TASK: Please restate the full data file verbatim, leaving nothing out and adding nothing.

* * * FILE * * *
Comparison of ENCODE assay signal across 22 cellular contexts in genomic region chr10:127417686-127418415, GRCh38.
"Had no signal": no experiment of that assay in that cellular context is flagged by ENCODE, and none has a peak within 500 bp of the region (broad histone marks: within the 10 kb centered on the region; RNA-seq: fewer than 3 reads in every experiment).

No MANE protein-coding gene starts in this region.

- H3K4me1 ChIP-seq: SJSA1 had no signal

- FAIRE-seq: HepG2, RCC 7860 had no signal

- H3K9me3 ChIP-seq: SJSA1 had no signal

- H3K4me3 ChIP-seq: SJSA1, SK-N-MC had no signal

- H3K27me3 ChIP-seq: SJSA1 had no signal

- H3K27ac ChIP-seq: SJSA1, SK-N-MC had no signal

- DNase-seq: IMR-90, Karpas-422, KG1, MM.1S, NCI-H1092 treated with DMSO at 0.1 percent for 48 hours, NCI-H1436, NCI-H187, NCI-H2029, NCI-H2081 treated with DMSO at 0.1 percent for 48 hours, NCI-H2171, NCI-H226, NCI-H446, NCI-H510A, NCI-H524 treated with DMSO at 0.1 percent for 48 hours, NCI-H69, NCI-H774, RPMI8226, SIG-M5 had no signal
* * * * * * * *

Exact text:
Comparison of ENCODE assay signal across 22 cellular contexts in genomic region chr10:127417686-127418415, GRCh38.
"Had no signal": no experiment of that assay in that cellular context is flagged by ENCODE, and none has a peak within 500 bp of the region (broad histone marks: within the 10 kb centered on the region; RNA-seq: fewer than 3 reads in every experiment).

No MANE protein-coding gene starts in this region.

- H3K4me1 ChIP-seq: SJSA1 had no signal

- FAIRE-seq: HepG2, RCC 7860 had no signal

- H3K9me3 ChIP-seq: SJSA1 had no signal

- H3K4me3 ChIP-seq: SJSA1, SK-N-MC had no signal

- H3K27me3 ChIP-seq: SJSA1 had no signal

- H3K27ac ChIP-seq: SJSA1, SK-N-MC had no signal

- DNase-seq: IMR-90, Karpas-422, KG1, MM.1S, NCI-H1092 treated with DMSO at 0.1 percent for 48 hours, NCI-H1436, NCI-H187, NCI-H2029, NCI-H2081 treated with DMSO at 0.1 percent for 48 hours, NCI-H2171, NCI-H226, NCI-H446, NCI-H510A, NCI-H524 treated with DMSO at 0.1 percent for 48 hours, NCI-H69, NCI-H774, RPMI8226, SIG-M5 had no signal